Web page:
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Undergraduate Researchers

Reema Sharma

Reema Sharma, Biochemistry and Molecular Biology

Incorporation of Tagged and Untagged L4 Ribosomal Protein into Ribosomes

Ribosomes are responsible for the synthesis of protein in every living organism. They contain a large number of protein subunits (50-75 depending on the organism), and the functions of these proteins are not clear. Ribosomal protein L4 (RPL4) is an evolutionarily conserved protein present in ribosomes from bacteria to humans. My lab uses a “tag” in mutated versions of the RPL4 to observe the role of its various features in yeast ribosomes. This tag consists of six histidine amino acids added onto the N-terminal end of the RPL4 amino acid chain, which makes it possible to observe the relative amounts of mutant and wild type RPL4 protein accumulating in the cell. This in turn should make it possible to determine the function of mutant versions of RPL4 in ribosome assembly. However, the histidine tag may affect the overall structure of RPL4 and result in the tagged protein being less compatible with the ribosome than the un-tagged protein. My project is to determine if the tagged version is as effectively incorporated into the ribosome as the wildtype protein. The results of this project will be used to better plan and conduct other projects involving the N-terminal histidine tag on the L4 protein.

When and how did you find out that you could do independent research work as a UMBC undergraduate?
UMBC is a school that is very much focused on advancing undergraduate research. Therefore by enrolling at UMBC, I knew I would have an excellent opportunity to do hands-on research and be able to work on a project of my own. Also, as a Meyerhoff Scholar, I was encouraged to find a lab of my interest.

How did you find a mentor and decide on a project? How did you know this was the project you wanted to do?
I knew I wanted to look for a lab on campus since it would allow more time for me to do research. I started by browsing through the research profiles of professors on the UMBC Biology and Chemistry Department websites and contacting the ones whose research seemed appealing to me. I kept my options open and talked to several professors in each department. Eventually, I decided to work with Dr. Lindahl since I had never worked in a lab that focused on the genetic aspects of an organism and wanted explore research areas that I was not familiar with. We worked together to find a project that was suitable for me.

How much time will you put into this research work?
Over the summer, I plan to spend as much time necessary to progress my project. Over the academic year, I plan to spend an average of 15 hours a week.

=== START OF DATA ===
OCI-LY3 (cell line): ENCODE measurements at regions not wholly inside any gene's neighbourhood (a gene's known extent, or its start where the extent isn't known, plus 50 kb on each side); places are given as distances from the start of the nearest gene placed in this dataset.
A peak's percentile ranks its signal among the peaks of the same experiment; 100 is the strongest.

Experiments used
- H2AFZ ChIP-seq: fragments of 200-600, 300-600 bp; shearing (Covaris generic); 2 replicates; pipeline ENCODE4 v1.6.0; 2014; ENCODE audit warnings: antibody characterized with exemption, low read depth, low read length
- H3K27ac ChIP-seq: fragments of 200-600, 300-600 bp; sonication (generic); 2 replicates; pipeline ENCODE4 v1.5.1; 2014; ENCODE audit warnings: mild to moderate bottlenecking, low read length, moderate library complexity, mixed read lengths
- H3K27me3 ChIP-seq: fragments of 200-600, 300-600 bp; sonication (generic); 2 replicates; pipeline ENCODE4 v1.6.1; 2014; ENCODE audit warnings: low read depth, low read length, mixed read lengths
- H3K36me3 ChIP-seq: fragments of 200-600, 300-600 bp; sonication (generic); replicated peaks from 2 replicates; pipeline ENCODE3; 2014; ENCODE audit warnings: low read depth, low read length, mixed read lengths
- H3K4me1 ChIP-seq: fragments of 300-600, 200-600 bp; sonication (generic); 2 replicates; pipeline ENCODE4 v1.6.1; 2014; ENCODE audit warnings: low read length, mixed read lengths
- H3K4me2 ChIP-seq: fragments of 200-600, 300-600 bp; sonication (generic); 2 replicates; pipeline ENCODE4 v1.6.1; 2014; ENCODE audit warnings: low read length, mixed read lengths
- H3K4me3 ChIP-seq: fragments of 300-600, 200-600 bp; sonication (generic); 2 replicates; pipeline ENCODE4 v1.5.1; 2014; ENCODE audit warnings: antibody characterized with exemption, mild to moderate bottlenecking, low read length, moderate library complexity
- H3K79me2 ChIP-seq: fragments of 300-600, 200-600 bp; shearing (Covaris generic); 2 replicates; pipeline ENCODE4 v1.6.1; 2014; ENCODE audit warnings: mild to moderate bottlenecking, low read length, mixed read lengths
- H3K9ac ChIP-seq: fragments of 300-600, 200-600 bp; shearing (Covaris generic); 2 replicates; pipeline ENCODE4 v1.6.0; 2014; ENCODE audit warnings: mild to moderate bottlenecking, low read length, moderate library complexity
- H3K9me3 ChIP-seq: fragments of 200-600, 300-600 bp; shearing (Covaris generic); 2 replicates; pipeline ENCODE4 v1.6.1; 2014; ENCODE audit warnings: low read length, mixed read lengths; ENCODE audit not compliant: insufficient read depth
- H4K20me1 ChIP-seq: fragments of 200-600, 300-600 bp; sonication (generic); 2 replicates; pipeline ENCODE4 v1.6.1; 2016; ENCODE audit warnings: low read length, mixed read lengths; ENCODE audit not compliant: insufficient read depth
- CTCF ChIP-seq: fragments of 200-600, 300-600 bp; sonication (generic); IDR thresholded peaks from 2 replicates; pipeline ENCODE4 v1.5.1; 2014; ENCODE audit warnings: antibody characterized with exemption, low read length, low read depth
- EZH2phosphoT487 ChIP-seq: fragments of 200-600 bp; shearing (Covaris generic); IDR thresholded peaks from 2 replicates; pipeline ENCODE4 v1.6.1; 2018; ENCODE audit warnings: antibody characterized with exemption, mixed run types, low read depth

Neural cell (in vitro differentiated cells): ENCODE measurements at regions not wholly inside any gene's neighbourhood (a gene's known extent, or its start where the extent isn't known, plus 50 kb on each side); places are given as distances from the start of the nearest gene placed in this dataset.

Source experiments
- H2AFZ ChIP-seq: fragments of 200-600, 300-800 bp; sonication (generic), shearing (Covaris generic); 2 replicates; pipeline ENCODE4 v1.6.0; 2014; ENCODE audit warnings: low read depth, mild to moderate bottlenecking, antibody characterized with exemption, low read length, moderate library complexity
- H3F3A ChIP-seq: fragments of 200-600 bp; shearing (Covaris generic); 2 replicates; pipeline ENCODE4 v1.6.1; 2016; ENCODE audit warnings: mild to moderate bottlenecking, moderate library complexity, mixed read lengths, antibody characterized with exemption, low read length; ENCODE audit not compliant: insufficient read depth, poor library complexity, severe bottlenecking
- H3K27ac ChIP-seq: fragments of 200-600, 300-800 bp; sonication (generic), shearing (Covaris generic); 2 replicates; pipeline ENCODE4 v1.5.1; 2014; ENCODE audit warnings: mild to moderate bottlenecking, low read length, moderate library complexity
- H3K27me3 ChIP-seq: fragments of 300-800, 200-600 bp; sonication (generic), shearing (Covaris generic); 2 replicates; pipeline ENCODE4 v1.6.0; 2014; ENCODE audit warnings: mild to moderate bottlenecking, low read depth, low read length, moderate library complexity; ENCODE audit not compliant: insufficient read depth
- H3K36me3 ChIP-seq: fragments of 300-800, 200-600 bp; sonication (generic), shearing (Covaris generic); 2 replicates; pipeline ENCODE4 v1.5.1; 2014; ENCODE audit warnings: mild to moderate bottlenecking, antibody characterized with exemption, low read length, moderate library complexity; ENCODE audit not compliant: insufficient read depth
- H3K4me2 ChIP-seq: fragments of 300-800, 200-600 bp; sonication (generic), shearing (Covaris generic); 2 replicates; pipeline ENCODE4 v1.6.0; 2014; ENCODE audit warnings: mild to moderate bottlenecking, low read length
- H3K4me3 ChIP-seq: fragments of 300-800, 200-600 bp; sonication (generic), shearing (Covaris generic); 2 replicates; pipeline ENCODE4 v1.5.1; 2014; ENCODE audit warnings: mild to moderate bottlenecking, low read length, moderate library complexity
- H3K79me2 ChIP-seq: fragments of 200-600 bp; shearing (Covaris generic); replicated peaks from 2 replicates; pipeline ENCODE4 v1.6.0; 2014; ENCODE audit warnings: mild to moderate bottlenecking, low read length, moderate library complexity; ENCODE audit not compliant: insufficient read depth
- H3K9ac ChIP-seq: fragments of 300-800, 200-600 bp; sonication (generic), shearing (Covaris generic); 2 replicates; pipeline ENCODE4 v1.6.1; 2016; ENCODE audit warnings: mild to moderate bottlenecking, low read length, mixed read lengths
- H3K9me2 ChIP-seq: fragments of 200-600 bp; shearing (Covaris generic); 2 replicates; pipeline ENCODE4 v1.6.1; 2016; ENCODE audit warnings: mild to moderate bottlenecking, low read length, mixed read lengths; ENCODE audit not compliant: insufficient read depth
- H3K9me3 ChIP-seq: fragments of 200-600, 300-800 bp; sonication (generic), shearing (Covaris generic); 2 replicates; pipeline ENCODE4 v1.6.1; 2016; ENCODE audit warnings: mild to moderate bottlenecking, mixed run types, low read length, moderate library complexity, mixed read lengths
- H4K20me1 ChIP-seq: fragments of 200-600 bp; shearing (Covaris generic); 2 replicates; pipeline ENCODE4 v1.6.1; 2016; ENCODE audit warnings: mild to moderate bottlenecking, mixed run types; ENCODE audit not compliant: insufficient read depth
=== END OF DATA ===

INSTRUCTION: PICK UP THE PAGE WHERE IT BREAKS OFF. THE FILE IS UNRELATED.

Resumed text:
What academic background did you have before you started on this research?
Before joining my current lab, I had the opportunity to work in two different labs focused on two different areas of research. So I had a basic understanding of lab technique and environment. As for the course load, I had taken basic courses required for a Biochemistry major. During my sophomore year (the year I joined my lab), I took Genetics and Cell Biology both of which were very useful in understanding my research project. However, having said that, I don't think anyone should be discouraged or intimidated from working in a lab just because they believe they will not be able to understand the information. With time and enough literary research, anyone can understand the concept behind a research project and, in some cases, even help you study for your current or future classes.

What is your advice to other students?
I would advise others to look for a lab that not only interests them research wise but also creates a comfortable environment for them to work in. It is important to have the freedom to ask as many questions as necessary to gain a better understanding of your project and the best way to achieve this is to have mentors who encourage your curiosity. Support from your mentor combined with genuine effort on your part can make research a very enjoyable experience. Also, time management is necessary as well as flexibility in your lab work. Working in a lab, especially during the school year, can be difficult because of time limitations. Therefore, looking into how you will incorporate lab work into your schedule is helpful. I found working in a lab on campus to be more convenient as it allowed more time for me to do research instead of commuting.

What are your career goals?
I plan to pursue an MD/PhD after graduation. The areas of Oncology and Neuroscience are very appealing to me and I hope to pursue these fields in my future.